24 Healing Options for any Illness

Fish Oil

ADHD is commonly associated with decreased levels of omega-3 fatty acids in the blood. The human body cannot produce these fatty acids on its own and thus must obtain them from food. Because of this, it is often recommended that those suffering from the disorder get extra omega-3s in their diet. One common source of omega-3 fatty acids is fish oil. Fish oil can be obtained either by eating fish itself or by taking it in supplement form. If you are looking to add fish to your diet directly, cod liver, mackerel, herring, tuna, salmon, all contain large amounts of omega-3 fatty acids.

Fish oil contains several omega-3 fatty acids, but eicosapentaenoic acid (EPA) and docosahexaenoic acid (DHA) are the most important. Be aware that these are often listed separately on supplements. In general, omega-3 fatty acids help reduce pain and swelling, as well as reducing blood clotting. If supplementation is coming in the form of actual fish in the diet, limit the amount of fish that you are getting each week, especially because fatty fish can contain toxins such as mercury. It is unclear how fish oil supplements interact with fish allergies, so take supplements with caution if you have such an allergy.

Scientific Studies:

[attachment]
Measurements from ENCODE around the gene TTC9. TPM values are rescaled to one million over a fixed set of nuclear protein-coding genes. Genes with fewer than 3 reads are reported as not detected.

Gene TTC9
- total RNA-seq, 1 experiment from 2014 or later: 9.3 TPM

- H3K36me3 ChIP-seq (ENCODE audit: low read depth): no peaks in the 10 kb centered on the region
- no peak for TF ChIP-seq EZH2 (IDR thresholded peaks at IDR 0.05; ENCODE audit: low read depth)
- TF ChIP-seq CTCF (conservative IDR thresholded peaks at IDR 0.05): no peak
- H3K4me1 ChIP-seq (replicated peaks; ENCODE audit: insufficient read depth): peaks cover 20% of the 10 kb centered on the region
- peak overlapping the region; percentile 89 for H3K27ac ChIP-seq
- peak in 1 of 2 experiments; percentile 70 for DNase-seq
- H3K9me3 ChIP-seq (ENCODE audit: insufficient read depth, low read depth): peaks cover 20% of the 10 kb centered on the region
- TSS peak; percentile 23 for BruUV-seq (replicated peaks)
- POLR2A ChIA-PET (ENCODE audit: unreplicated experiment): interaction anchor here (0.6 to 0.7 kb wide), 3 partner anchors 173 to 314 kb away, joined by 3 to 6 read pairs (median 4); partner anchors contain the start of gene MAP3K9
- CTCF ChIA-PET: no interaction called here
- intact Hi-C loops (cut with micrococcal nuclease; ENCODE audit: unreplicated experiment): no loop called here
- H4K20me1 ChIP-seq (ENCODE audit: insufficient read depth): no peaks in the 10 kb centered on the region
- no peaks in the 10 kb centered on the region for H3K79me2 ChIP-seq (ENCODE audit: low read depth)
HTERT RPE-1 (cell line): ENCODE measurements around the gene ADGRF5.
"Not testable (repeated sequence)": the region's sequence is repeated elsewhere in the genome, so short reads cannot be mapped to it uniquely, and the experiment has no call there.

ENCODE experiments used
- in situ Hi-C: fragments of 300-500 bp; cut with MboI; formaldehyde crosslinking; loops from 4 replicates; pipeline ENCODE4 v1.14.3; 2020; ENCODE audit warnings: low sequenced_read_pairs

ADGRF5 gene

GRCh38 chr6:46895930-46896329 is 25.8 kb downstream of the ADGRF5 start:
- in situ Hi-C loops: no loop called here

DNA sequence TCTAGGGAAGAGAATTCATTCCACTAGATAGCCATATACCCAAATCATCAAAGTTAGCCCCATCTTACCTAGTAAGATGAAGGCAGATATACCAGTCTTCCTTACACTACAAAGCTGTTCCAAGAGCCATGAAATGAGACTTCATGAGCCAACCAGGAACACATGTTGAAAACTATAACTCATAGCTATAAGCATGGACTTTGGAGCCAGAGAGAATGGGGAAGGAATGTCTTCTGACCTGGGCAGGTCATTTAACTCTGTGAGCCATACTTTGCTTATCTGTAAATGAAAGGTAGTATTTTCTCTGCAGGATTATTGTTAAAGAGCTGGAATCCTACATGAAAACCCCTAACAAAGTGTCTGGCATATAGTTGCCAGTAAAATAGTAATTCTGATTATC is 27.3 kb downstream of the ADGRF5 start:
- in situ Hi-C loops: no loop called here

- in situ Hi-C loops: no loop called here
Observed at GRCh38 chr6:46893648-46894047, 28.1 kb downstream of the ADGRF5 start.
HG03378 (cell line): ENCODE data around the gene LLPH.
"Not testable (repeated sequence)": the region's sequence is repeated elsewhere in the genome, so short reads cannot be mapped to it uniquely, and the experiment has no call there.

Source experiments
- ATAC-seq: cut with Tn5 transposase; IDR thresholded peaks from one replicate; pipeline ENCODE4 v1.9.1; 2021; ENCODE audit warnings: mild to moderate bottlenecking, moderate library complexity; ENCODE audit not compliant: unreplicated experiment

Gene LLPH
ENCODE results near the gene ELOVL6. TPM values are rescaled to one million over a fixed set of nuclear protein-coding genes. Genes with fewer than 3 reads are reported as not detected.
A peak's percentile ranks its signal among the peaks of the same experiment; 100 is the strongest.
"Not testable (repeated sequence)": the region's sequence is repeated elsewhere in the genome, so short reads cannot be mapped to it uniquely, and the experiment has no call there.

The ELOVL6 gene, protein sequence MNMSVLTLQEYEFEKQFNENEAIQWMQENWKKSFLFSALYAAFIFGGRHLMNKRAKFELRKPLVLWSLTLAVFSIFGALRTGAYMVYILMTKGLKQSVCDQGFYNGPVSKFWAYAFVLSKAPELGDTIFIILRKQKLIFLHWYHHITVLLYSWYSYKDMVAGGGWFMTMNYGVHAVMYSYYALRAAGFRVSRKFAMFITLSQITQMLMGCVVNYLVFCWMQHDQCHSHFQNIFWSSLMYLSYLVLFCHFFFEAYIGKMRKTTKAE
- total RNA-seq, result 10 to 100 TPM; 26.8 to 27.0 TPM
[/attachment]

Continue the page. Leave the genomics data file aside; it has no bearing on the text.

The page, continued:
The connection between omega-3 fatty acids (including those found in fish oil) and neuropsychiatric health is supported by a wide range of research. Polyunsaturated fatty acids, a group that includes omega-3s, were investigated in a 2002 study. Parents of the children taking the supplement reported beneficial outcomes, especially in terms of behavior. Children were reported to have improved attention in class and be more cooperative, while the frequency of disruptive behavior decreased. In 2004, another team of researchers looked at whether docosahexaenoic acid (DHA) supplements in particular could help treat ADHD in children. Their findings showed that supplementation led to improvement in visual short-term memory and in the ability to perform a task continuously over time compared to those children who did not receive the supplements. A 2005 study suggested that adding fish oil supplements to patients' diets did indeed improve ADHD symptoms. Specifically, arachidonic acid and EPA were found to be effective.

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